Before Wakanda, there was Zamunda.
“Coming to America,” directed by John Landis in 1988, depicted a realized African dynasty that could only be described as fit for a prince. Naturally, no better fit for the main role was there than comedic prince Eddie Murphy.
The film’s release resulted in both domestic and worldwide success at the box office and is now revered as a cultural treasure and a nostalgia-inducing classic in Eddie Murphy’s royal arsenal of filmography.
So when the announcement came that a sequel was in the works, it understandably came with some skepticism. In a world of political correctness and “cancel culture,” fans of the original film feared that the sequel would not include elements of what made the 1988 film so iconically funny.
Eddie Murphy returns as Prince Akeem Joffer, the heir to the Zamundan throne, now a doting husband to his Queen Lisa, played by Shari Headley. He is also now a loving father to three daughters; his oldest and youngest daughters, Meeka and Tinashe, are played by Kiki Layne and Akiley Love respectively, and Murphy’s real-life daughter Bella has the role of Akeem’s middle daughter, Omma.
When Akeem’s father King Jaffe, played by James Earl Jones, passes away, he must travel once again to Queens, New York, to find the true heir to the throne of Zamunda. With the help of his loyal confidante of 30 years, Semmi, played by Arsenio Hall, Akeem locates his son, Lavelle, played by Jermaine Fowler.
Accompanied by his mother, played by Leslie Jones, Lavelle returns to Zamunda with King Akeem to learn of his newfound princely duties. King Akeem concludes that there is more to being a king than assuming the throne, and that family is the greatest ruler of all.
One of the triumphs of the film is its ability to introduce sociopolitical issues relevant to real-life experiences of Black people. This is displayed in a particular scene where Lavelle is at a job interview at the Duke and Duke firm. The reference to the business is a clever nod to the Brothers Duke from the 1983 film “Trading Places,” two other antagonists in the EMCU (Eddie Murphy Cinematic Universe).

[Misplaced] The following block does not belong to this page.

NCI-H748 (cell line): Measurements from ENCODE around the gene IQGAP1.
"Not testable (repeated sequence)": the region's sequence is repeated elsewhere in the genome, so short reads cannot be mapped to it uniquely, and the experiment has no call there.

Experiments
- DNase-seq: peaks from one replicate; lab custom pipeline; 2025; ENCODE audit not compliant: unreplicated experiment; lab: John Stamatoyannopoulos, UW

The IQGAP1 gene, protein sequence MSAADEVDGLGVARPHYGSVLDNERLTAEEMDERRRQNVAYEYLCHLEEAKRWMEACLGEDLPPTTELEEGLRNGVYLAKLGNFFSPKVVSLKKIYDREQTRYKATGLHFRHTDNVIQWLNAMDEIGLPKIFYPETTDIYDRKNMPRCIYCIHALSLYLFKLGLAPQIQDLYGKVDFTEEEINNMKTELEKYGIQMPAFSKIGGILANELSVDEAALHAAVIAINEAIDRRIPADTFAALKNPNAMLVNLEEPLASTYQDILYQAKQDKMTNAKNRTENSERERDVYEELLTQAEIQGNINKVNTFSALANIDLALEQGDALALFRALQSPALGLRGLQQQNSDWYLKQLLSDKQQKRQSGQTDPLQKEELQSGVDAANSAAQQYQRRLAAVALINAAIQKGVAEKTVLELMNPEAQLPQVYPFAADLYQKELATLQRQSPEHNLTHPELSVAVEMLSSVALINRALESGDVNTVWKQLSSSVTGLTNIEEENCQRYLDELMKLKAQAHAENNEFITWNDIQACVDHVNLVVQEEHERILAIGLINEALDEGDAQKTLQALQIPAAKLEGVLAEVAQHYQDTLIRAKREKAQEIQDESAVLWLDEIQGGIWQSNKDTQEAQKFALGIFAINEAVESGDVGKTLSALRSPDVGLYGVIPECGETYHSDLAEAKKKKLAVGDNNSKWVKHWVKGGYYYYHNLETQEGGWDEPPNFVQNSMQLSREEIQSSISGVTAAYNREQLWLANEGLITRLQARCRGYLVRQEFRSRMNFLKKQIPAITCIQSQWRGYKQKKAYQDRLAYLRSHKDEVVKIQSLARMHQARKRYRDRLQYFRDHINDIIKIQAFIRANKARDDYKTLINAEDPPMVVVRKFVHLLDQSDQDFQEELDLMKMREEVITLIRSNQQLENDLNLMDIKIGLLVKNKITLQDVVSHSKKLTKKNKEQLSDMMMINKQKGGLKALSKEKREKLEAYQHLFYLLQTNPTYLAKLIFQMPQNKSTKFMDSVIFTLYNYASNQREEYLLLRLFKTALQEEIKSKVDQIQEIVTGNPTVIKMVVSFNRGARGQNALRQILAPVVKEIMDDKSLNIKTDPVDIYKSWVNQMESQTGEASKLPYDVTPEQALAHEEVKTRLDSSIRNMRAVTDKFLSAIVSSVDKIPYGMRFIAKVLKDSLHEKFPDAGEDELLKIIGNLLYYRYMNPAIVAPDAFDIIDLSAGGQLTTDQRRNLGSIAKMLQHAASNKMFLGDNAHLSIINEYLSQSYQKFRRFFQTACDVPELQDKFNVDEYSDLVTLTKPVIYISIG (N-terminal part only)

Interviewed by Calvin Duke, played by Saturday Night Live news correspondent Colin Jost, Lavelle points out the disparities that exist between him and his white interviewer. Much to Duke’s chagrin, Lavelle is more than happy to walk out of the interview so as not to feel any further onslaught of microaggressions.
Although there were opportunities in the film where the comedy could’ve been taken back to 1988, the fresh take on dry humor and the myriad of cultural references bring the world of Zamunda into the 21st century. As a word of caution, older fans can take note from Akeem’s daughter Omma: “to be on fleek is no more.”
The storyline would be remiss if it didn’t include some of the original film’s beloved characters, many played by Hall and Murphy: the neighborhood barbers with their tongue-in-cheek rapport, the musical stylings of Randy Watson and “Sexual Chocolate,” and the chaotic-but-devout Reverend Brown. Also returning is the head of the McDowell’s fast-food empire, Cleo McDowell, played by John Amos.
Alongside the characters from the 1988 film, “Coming 2 America” embellishes a star-studded cast that is on par with the gems of the Royal Jewels. Fans can revel in cameos from Morgan Freeman, En Vogue, Salt-N-Pepa, Gladys Knight, Teyana Taylor, Rick Ross and Trevor Noah, to name a few.
While “Coming 2 America” may not have met the full expectations of those fans who longed for a film that calls back to the era of Eddie Murphy’s “Raw,” the purpose of the film served as a way to blend the generations of fans who consider the original film a staple of Black cinema. Zamunda may be a place of fiction, but the reality of Black excellence lives on.